|Controllable||Not controllable||Not controllable||Not controllable||Separate||Not ontrollable||Not controllable|
|I||Fuselage Repair||Radiator||Offensive 12 mm||DPG-1|
|III||Wings Repair||Engine||New 12 mm MGs||LFRC mk.12|
|IV||G-Suit||Engine Injection||Cover||FLBC mk.1|
- The "holy trinity" of flight performance upgrades: Compressor, Engine, and Engine injection. All three combined increase climb rate by 10 m/s (~2000 feet/min).
Pros and cons
- Good rate of climb
- Great turn rate
- Good roll rate at higher speeds
- G-suit modification
- Fast weapon reload and high ammo capacity
- Great energy retention in the vertical
- Can utilize M20 API-T belts, which can double or triple the effectiveness of the guns
- Extremely sluggish low speed handling and turning
- Poor turn time compared to most other contemporary fighters (Ki-84, Bf-109 G-10, etc.)
- Loses a lot of energy when turning
- Bad high altitude performance > 6,000m
- Engine overheats
- Limited supply of ADI ('anti-detonant injection' mixture of alcohol and water to boost performance)
- Extremely poor weapons when compared to FW-190, BF-109, Ki-84, Spitfire, and Yak variants, among others
The first idea for the creation of the Grumman F8F Bearcat was pitched after the Battle of Midway. Many pilots who took part in it remarked that one of the most important parts of naval air warfare was an aircraft’s rate of climb. This of course meant that an increase in power was necessary. In 1943 the design work on the new aircraft began. The outline called for a fighter-interceptor, capable of operating even from small escort carriers. While the engine – the Pratt & Whitney R-2800 radial – was the same model used on the earlier F6F Hellcat, the new fighter would be lighter which also meant an increase in speed and climb rate. The concession was limiting the range of the new aircraft. The F8F would also feature a bubble canopy for better all around visibility. The first prototype, the XF8F-1, first took to the skies on the 21st August 1944. Further tests proved the aircraft's reliability and ruggedness, and the F8F was accepted into mass production. The first serial models rolled off the assembly line in February 1945 and were delivered to VF-19 fighter squadron, which began operating flights with the Bearcats in May 1945.
The new fighter, was, however, too late for any combat in World War II. After the war the situation of this propeller aircraft got even more complicated thanks to the introduction of naval jet aircraft. Even though the F8F was one of the fastest propeller-driven aircraft of its time, it was clear that the jet age was dawning. The F8F was replaced in US Navy and USMC service by the F9F Panther and the F2H Banshee jet aircraft. Some Bearcats saw combat service with the French in French Indochina in 1951, when they were used in the CAS role against the Viet Minh troops. Thailand also received a shipment of Bearcats which were then operated by the Thai Air Force. The F8F found a new life – thanks to its speed and acceleration - it was and still is widely used as a racing aircraft. One of the most famous racing Bearcats is the Rare Bear – a specially modified F8F, which holds many propeller aircraft speed and climb records.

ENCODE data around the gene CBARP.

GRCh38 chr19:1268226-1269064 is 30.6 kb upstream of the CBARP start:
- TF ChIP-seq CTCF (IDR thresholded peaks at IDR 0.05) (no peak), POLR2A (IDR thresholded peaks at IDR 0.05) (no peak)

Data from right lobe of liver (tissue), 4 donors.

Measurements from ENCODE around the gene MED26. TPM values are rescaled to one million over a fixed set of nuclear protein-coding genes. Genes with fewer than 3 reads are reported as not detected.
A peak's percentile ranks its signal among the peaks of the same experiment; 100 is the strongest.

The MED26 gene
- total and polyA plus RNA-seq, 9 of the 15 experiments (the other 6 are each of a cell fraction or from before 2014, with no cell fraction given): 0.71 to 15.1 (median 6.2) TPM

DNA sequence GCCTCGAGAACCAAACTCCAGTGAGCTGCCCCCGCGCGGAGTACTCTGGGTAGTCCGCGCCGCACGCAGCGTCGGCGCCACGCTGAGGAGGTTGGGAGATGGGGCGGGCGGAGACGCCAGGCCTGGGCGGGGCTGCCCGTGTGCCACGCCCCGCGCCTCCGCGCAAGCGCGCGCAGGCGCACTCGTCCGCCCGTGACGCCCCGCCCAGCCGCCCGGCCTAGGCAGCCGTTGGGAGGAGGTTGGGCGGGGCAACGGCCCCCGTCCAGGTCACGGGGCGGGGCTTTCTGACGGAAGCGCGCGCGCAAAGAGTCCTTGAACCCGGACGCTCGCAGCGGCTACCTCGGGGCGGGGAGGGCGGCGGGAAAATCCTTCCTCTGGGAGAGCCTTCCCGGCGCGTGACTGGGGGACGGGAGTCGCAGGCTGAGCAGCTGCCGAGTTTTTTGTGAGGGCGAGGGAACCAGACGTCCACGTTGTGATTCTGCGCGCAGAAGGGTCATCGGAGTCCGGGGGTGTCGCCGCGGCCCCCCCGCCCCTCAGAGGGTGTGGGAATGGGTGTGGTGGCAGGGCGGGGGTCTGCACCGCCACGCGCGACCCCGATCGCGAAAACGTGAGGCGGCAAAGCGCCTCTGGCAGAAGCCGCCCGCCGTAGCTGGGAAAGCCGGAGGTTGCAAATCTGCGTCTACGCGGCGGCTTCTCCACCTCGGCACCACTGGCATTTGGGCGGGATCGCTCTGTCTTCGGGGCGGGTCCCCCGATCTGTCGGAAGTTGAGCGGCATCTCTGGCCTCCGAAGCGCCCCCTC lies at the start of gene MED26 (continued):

- Skins and camouflages for the F8F from live.warthunder. All F8F skins are interchangable and can be used on all versions via the following steps:
- 1) Duplicate the folder template_f8f1 in your UserSkins folder and rename to template_f8f1b
- 2) Rename each file in the template_f8f1b folder from f8f1*.* to f8f1b*.*
- 3) edit f8f1b.blk and replace all instances of f8f1 with f8f1b
Pictures & paintings
Links to the articles on the War Thunder Wiki that you think will be useful for the reader, for example:
- reference to the series of the aircraft;
- links to approximate analogues of other nations and research trees.
Paste links to sources and external resources, such as:
- topic on the official game forum;
- encyclopedia page on aircraft;
- other literature.
|Grumman Aircraft Engineering Corporation|
|Fighters||F3F-2 · Galer's F3F-2 · F4F-3 · F4F-4 · F6F-5 · F6F-5N · F7F-1 · F7F-3 · F8F-1 · F8F-1B · XF5F · XP-50|
|Jet Fighters||F9F-2 · F9F-5 · F9F-8|
|Export||Martlet Mk IV · ▄F6F-5 · ▄F6F-5N · ▄F8F-1B · ▄Avenger Mk II · ▄Hellcat Mk II|
|P-26 Peashooter||P-26A-33 · P-26A-34 · P-26A-34 M2 · P-26B-35|
|P-36 Hawk||P-36A · Rasmussen's P-36A · P-36C · P-36G|
|P-39 Airacobra||P-400 · P-39N-0 · P-39Q-5|
|P-40||P-40C · P-40E-1 · P-40F-10|
|P-47 Thunderbolt||P-47D-25 · P-47D-28 · P-47M-1-RE · ⋠P-47M-1-RE · P-47N-15|
|P-51 Mustang||P-51 · P-51A (Thunder League) · P-51D-5 · P-51D-10 · P-51D-20-NA · P-51D-30 · P-51H-5-NA|
|P-63 Kingcobra||P-63A-5 · P-63A-10 · P-63C-5 · ␠Kingcobra|
|F2A Buffalo||F2A-1 · Thach's F2A-1 · F2A-3|
|F3F||F3F-2 · Galer's F3F-2|
|F4F Wildcat||F4F-3 · F4F-4|
|F4U Corsair||F4U-1A · F4U-1A (USMC) · F4U-1D · F4U-1C · F4U-4 · F4U-4B · F4U-4B VMF-214|
|F6F Hellcat||F6F-5 · F6F-5N|
|F8F Bearcat||F8F-1 · F8F-1B|
|Other countries||▃Ki-43-II · ▃Ki-61-Ib · ▃A6M2 · ▃Bf 109 F-4 · ▃Fw 190 A-8 · ▃Spitfire LF Mk IXc|